What Is an Inner Ear Infection and How to Recognize One

The human ears are one of the most important organs in the body. They are responsible for hearing, balancing, and transducing sound to the brain through the outer, middle, or inner part of the ear.

Unfortunately, just like every other part of the body, the ear is also susceptible to infections, specifically in the inner region. These infections can be caused either by a virus or bacteria and can have a severe effect on your senses of balance and hearing.

In addition to this, you may also experience other symptoms which can affect your ability to perform your day-to-day activities and even your mental health.

If you want to know more, read our guide and learn about the different types, symptoms, and signs of inner ear infections.

Photo by Very Well Health 

Types of inner ear infections

In general, there are two main types of inner ear infections—labyrinthitis and vestibular neuritis.

Labyrinthitis is usually a viral infection of the labyrinth, which is the inner ear system responsible for your hearing and sense of balance. When the infection occurs, your labyrinth becomes inflamed and irritated, affecting your hearing and balance.

Vestibular neuritis is an inflammation of the vestibular nerve, which is the nerve in the inner ear that sends messages to the brain. When the nerve is inflamed, your balance is also affected.

Symptoms and signs of inner ear infections

Because there are two types of inner ear infections, the symptoms are slightly different for each. However, there is one main difference between them and that is labyrinthitis often results in hearing loss, which isn’t the case with vestibular neuritis.

For example, vertigo1, nausea, vomiting, tinnitus, and hearing impairment are all common symptoms of labyrinthitis. Although these symptoms can last for several days, they are often not severe and usually disappear within a few weeks.

The symptoms for vestibular neuritis are more or less the same as the ones for labyrinthitis2. They develop within hours of infection and last for several days, usually disappearing without any intervention.

Other possible signs of inner ear infections include having trouble balancing or walking normally, feeling like your ear is blocked, earache, headache, and fluid coming from your ear.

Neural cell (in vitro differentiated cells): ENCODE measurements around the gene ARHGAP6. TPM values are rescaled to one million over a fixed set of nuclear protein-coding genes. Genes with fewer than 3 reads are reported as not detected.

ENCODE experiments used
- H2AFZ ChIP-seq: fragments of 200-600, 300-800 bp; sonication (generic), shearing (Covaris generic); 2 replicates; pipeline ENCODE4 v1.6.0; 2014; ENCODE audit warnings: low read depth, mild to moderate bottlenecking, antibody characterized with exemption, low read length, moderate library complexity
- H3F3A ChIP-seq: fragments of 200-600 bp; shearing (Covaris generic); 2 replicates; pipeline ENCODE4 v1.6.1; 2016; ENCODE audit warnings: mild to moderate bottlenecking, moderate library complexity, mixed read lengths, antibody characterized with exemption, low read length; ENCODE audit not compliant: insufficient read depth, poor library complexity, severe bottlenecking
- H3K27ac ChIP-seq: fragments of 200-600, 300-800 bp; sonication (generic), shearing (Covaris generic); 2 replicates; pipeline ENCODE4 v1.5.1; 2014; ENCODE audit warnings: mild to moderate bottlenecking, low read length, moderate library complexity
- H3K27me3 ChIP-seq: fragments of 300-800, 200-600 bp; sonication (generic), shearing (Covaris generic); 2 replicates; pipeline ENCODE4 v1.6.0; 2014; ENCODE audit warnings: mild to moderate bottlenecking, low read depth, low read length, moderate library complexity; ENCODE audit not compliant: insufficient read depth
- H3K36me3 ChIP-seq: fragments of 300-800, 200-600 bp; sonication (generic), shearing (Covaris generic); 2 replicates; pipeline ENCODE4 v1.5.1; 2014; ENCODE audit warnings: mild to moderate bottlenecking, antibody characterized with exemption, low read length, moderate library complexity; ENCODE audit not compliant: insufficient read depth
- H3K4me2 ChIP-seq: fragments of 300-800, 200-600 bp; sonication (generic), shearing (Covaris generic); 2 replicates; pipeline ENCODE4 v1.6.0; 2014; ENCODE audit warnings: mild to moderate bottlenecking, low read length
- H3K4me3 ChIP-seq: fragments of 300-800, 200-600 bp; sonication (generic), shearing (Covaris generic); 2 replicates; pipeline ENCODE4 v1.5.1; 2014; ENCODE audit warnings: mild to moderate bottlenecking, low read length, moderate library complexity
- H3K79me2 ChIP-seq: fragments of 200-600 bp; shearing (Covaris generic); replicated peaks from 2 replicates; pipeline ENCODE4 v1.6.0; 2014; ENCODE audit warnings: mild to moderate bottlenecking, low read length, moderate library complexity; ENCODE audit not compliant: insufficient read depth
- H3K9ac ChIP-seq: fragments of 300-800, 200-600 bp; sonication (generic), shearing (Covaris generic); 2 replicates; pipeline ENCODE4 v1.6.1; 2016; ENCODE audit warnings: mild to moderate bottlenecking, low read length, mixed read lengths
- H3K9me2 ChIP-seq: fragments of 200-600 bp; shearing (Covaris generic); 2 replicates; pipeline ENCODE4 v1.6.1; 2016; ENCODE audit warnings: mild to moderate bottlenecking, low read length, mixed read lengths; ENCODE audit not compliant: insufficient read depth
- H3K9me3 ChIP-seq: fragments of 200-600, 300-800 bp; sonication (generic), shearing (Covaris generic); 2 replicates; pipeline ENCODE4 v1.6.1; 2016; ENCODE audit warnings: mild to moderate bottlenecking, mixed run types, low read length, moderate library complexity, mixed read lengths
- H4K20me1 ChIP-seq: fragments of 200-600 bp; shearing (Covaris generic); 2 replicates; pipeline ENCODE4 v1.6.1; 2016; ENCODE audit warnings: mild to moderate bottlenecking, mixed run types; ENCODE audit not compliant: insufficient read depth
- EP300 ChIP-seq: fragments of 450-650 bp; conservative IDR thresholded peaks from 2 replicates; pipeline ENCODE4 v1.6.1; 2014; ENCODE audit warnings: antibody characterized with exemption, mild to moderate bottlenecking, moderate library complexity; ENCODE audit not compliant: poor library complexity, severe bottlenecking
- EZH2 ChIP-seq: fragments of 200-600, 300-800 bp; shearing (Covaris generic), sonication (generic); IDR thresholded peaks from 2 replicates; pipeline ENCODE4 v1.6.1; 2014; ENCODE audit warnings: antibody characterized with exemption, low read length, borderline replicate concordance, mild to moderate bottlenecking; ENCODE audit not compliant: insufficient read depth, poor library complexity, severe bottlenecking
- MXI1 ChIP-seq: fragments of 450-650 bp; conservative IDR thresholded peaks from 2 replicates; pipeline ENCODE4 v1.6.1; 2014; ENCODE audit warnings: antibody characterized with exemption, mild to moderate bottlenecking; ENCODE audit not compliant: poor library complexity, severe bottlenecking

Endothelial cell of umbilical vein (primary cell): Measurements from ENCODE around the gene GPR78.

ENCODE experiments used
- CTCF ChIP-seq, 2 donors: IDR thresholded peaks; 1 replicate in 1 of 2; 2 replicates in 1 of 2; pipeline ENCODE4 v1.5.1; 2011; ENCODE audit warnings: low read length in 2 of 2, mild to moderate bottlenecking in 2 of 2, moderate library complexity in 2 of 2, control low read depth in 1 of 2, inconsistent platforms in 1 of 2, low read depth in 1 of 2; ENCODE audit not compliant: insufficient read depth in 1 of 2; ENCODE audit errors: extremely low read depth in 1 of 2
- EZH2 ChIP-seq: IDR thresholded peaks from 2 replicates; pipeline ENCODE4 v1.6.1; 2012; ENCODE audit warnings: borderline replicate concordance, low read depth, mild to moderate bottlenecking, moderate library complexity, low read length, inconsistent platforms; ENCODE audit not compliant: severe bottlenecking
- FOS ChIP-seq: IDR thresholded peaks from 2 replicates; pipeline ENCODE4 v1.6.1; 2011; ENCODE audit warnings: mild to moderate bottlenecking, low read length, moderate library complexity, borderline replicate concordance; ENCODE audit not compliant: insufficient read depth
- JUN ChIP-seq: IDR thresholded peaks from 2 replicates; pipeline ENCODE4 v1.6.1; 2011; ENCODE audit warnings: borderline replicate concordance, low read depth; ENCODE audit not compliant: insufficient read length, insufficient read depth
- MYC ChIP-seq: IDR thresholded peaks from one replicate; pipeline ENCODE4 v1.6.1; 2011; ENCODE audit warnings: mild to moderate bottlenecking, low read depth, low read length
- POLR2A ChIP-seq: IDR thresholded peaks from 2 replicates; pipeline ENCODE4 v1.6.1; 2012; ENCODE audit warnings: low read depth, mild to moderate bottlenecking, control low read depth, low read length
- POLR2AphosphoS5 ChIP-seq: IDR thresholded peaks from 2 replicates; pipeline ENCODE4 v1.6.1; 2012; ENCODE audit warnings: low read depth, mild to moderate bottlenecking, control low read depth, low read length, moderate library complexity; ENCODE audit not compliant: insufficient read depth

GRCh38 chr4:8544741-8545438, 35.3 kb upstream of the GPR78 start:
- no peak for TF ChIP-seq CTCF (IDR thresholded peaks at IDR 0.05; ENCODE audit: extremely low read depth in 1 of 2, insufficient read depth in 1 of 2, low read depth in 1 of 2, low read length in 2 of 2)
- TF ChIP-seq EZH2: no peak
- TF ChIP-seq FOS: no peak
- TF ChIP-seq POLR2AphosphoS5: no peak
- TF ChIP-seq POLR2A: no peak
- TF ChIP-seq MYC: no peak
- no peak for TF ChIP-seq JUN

How to diagnose an inner ear infection?

Besides using an otoscope, performing a balance exam is another method to diagnose an inner ear infection. Depending on your condition and current symptoms, doctors may also recommend undergoing a neurological exam for further diagnosis.

Also, because both types of inner ear infections share similar symptoms, doctors may additionally require you to do other tests, such as hearing tests, blood tests, a CT scan, and an MRI scan3, to rule out the following conditions:

  • Meniere’s disease
  • Migraine
  • Stroke
  • Brain hemorrhage
  • Brain tumor
  • Damaged neck arteries

Risk factors and possible complications

Anybody can develop an inner ear infection, but some people are more susceptible to them due to certain factors. These include:

  • An upper respiratory infection caused by a cold or flu
  • A middle ear infection
  • Contracting meningitis
  • A head injury
  • Respiratory diseases
  • Viral infections
  • An autoimmune condition

The risk of long-term consequences to the inner ear is fairly low. However, there is always the possibility of some damage to the inner ear parts, which may lead to hearing loss or balance issues.

Another possible complication of an inner ear infection is BPPV, which is an inner ear disorder causing a spinning sensation whenever you move your head.

Available treatment options

Whether you are suffering from labyrinthitis or vestibular neuritis, doctors usually prescribe antiviral medications or antibiotics to treat the virus or bacteria that caused the infection. However, the problem with this is that the medication will treat the symptoms of the inner ear infection rather than the actual infection.

Besides medication, there are also a few home remedies you can try out to alleviate the symptoms. For example, both warm and cold compresses can relieve pain from an ear infection. You can also do simple neck exercises that rotate the neck to relieve pressure in the ear canal caused by the infection.

Other home remedies you can try are taking vitamin D supplements, using ginger oil, and adding naturopathic ear drops.

Photo by CDC from Unsplash

Final thoughts

Infections can happen in any part of the ear including the inner ear section. They can be caused by a virus or bacteria, inflaming the labyrinth or vestibular nerve 4and affecting your hearing, balance, and movement.

Luckily, these inner ear infections can be treated as long as you know what signs and symptoms to watch out for. For more information, refer to our post and learn everything you need to know about inner ear infections.

  1. Casani, Augusto Pietro, Mauro Gufoni, and Silvia Capobianco. “Current insights into treating vertigo in older adults.” Drugs & Aging 38.8 (2021): 655-670. ↩︎
  2. Perret, Marie, et al. “Acute labyrinthitis revealing COVID-19.” Diagnostics 11.3 (2021): 482. ↩︎
  3. Liu, Yilong, et al. “A low-cost and shielding-free ultra-low-field brain MRI scanner.” Nature communications 12.1 (2021): 7238. ↩︎
  4. Carlson, Matthew L., and Michael J. Link. “Vestibular schwannomas.” New England Journal of Medicine 384.14 (2021): 1335-1348. ↩︎

Last Updated on by Suchi

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Icy Health Editorial Team

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